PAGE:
MILAN - Water is a precious commodity which must always be protected. Each year, the World Water Week (W.W.W) is organized in Stockholm, serving as a benchmark for water issues around the globe. Organized by SIWI, (Stockholm International Water Institute), the 2015 edition took place from 23 to 28 August. Experts, professionals, innovators, and young professionals gathered to exchange and promote ideas, as well as to develop solutions to water-related challenges, such as the problem of water shortages. In fact, in 2015 nearly two billion people around the world still do not have access to water.
Understanding the problem
During this latest edition of the W.W.W., world leaders addressed issues related to water, presenting the main concerns associated with water resources and establishing new goals for sustainable development. Understanding the challenges faced every day by the most affected countries is a crucial first step. To measure the extent of the problem, help has been provided by the FAO by means of an indicator known as the "water dependency ratio", which examines the total amount of water available to each country imported within its borders from neighbouring countries.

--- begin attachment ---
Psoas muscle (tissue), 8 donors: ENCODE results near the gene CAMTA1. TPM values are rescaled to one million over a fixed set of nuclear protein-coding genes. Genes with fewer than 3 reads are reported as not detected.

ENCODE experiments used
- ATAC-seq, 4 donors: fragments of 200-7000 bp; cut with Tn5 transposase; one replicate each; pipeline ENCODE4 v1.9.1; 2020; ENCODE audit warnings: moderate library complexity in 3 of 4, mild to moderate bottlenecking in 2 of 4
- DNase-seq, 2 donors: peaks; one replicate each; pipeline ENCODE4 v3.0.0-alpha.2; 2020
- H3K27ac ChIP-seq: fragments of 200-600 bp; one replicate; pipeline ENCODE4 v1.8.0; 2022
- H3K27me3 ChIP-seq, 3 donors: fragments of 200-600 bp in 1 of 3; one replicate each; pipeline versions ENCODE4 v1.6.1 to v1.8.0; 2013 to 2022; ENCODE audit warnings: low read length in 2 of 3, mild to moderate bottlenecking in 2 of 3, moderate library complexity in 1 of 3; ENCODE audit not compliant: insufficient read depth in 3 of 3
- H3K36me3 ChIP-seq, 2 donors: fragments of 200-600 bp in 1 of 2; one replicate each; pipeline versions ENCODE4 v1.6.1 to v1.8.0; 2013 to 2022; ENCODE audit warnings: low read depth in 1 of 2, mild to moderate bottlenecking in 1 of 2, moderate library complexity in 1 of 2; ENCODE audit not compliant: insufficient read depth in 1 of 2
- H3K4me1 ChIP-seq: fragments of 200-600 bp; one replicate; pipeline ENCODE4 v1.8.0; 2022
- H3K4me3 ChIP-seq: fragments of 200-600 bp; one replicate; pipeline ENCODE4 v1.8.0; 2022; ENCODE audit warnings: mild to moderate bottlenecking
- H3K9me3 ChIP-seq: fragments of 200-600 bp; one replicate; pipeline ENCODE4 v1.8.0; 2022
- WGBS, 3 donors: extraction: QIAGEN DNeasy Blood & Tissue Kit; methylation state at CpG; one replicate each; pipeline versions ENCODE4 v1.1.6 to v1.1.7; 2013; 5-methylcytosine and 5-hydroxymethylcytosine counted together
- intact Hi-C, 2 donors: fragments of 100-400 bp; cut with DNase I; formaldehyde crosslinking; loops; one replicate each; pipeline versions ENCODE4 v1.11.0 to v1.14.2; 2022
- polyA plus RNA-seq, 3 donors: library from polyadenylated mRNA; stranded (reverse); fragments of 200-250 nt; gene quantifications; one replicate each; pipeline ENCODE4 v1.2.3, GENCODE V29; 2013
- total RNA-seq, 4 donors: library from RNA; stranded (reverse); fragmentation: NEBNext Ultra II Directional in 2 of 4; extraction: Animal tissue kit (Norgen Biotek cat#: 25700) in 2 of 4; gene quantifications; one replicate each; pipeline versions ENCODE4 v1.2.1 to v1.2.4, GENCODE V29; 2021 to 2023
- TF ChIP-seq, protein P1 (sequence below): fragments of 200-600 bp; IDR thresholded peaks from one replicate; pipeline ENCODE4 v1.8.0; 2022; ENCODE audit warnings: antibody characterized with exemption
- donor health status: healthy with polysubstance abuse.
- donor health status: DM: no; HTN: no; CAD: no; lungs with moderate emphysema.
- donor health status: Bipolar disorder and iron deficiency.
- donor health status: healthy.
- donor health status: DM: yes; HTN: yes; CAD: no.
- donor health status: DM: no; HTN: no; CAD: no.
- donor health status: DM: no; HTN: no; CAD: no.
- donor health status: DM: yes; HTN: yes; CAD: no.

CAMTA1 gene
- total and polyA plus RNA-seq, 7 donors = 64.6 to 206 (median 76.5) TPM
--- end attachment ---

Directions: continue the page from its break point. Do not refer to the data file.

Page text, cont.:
What are the dependent countries?
The first five countries are occupied by regions dominated by deserts. These include arid countries of the Middle East, the Sahara, and Central Asia. In the case of Kuwait, 100% of its renewable water resources come from neighbouring countries. Sudan and Egypt are heavily dependent on the Nile River, which is shared with nine other countries located along the course of the river. Similarly, Bangladesh is dependent on the Brahmaputra and Ganges River, both originating in India. In Hungary, however, the high rates of evapotranspiration within the country (500-600 mm/year) often cause water to evaporate before it can be replaced by rain, thus forcing Hungary to rely on the Danube and other rivers.
by editorial staff